Metro extension and A19 upgrades on the table as part of £3 billion North East devolution deal
A devolution deal to reunite councils on opposite sides of the Tyne and elect a new North East mayor will be worth more than £3 billion.
Fresh details have emerged of new funding and powers up for grabs if regional local leaders and ministers can finally reach agreement.
A document seen by the Local Democracy Reporting Service confirms the proposed deal would deliver more than £3 billion over 30 years and 17,000 jobs.
Negotiations have been taking place for months over powers for a regional mayor elected to govern a new combined authority covering Gateshead, Sunderland, South Tyneside, Newcastle, North Tyneside and Northumberland.
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A previous bid for North East devolution partially collapsed in 2016 amid a political split which saw Newcastle, North Tyneside, and Northumberland break away from NECA to form their own North of Tyne Combined Authority (NTCA), with Labour’s Jamie Driscoll mayor.
But a package to mend the divide and hold a mayoral election in May 2024 is edging closer.
A presentation by local authority chief executives to councillors, a copy of which has been seen by the LDRS, reveals the draft deal is now “stable enough” to discuss with council leaders and “stands up to the tests and major red lines” set before the negotiations began.
The new settlement would include the “full suite of powers” already available to mayors in other parts of England that boast more substantial devolution deals.
That would include the ability to bring bus services back into public control and set ticket fares, a £900 million transport funding package up to 2027 and the establishment of mayoral development corporations.
It is hoped the deal will see:
*17,516 jobs created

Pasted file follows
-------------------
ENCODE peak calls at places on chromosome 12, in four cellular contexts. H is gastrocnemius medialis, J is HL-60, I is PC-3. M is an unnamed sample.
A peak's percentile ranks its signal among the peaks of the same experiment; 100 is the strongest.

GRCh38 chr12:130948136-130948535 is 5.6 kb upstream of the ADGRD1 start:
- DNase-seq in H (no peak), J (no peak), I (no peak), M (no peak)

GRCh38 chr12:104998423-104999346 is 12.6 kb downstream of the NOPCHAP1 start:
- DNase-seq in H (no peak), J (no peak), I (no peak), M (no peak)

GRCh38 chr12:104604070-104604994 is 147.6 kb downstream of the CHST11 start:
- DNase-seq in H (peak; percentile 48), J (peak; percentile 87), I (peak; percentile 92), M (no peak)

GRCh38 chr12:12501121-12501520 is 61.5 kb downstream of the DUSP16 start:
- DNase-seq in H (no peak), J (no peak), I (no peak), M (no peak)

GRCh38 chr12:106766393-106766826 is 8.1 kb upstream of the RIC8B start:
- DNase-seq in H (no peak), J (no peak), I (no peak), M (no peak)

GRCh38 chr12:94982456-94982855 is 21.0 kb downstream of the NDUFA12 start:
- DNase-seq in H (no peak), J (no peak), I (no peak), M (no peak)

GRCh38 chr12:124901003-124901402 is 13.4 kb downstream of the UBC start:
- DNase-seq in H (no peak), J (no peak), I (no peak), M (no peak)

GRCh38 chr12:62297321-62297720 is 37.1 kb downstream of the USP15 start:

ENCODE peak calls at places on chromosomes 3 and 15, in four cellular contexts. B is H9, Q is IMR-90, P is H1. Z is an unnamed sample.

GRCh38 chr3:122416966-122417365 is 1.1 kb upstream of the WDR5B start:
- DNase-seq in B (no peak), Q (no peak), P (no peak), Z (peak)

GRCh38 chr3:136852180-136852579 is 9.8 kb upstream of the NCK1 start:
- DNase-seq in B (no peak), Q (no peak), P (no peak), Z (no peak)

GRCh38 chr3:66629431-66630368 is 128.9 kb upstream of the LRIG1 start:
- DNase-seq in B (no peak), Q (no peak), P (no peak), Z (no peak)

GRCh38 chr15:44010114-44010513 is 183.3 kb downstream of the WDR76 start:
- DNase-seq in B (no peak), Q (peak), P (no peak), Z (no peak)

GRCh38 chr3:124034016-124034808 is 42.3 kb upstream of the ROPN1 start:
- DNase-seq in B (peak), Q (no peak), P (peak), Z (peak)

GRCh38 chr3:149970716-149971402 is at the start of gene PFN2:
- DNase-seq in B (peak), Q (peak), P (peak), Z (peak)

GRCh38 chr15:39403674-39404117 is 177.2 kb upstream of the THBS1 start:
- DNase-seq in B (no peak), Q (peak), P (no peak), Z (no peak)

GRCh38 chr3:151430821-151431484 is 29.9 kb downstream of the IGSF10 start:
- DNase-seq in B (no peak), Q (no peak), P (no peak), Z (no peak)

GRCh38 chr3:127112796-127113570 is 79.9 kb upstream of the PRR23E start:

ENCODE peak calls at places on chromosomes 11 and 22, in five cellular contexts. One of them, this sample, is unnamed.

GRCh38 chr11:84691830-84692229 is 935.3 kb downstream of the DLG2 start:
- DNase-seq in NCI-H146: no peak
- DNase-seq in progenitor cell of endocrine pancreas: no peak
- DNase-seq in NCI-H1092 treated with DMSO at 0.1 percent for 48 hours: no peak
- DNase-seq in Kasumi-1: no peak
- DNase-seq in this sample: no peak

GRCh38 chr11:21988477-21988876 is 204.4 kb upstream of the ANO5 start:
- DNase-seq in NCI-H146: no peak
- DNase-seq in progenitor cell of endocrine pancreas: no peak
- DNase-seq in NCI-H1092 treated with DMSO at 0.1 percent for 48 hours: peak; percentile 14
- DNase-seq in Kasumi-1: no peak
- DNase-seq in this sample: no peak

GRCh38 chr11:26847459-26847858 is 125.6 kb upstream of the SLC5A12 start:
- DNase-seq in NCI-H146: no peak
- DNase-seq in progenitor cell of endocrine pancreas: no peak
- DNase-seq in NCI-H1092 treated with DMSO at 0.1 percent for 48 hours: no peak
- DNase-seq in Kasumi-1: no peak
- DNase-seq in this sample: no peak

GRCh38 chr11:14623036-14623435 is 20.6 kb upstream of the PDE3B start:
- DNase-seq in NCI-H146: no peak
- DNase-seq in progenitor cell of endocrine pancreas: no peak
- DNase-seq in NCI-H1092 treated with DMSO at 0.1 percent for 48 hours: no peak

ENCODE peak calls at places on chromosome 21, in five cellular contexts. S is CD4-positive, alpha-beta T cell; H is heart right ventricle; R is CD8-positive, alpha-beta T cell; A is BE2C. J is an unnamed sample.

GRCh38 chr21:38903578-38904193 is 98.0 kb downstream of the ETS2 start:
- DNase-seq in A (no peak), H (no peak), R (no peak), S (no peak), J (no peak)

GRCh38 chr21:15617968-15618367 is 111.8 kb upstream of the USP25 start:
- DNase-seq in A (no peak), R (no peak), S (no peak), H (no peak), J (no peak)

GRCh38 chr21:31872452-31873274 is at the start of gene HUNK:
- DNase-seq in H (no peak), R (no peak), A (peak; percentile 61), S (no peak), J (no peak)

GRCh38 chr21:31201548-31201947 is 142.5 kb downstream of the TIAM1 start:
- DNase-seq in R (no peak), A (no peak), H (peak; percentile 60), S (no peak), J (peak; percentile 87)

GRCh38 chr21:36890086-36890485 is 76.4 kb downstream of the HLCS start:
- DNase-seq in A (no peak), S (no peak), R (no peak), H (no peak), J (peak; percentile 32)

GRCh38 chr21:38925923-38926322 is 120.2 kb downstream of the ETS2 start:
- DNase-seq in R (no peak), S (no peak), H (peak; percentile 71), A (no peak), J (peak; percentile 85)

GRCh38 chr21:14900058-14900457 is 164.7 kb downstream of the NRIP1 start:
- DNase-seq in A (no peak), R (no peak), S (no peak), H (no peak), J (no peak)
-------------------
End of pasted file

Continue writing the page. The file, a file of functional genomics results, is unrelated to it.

*2,627 homes built
*”Major steps” towards the North East’s net zero emissions target
*Pave the way for private sector investment worth £3.7 billion
It could also set up a clash between Driscoll and Northumbria Police and Crime Commissioner (PCC) Kim McGuinness for the Labour nomination for the top job,if, as has been suggested, the mayor’s role was merged with the PCC’s.
The presentation also promises “strong collaboration” with Durham and “appropriate checks to protect the ‘sovereignty’ of each constituent authority”.
Other commitments could include capacity upgrades for the A19 and on the East Coast Main Line, as well as a “recognition” the government would have to offer more funding for major rail projects, such as extending the Tyne and Wear Metro and reopening the Leamside Line.
If local council leaders agree privately to the deal, it would be subject to a public consultation and a full council vote in each area.
After that, a Parliamentary order would be required to formally establish the new body.
A NTCA spokesman said: “We have collectively set out our expectations for Government to match our ambition to make a difference for our residents, communities and economy and where each Local Authority, Combined Authority and all stakeholders can see clear benefit for their place.
“We are seeking a proposal from Government which contributes to the recovery of the region following the Covid-19 pandemic.
“We expect discussions will continue to take place but at this stage, nothing has been agreed.”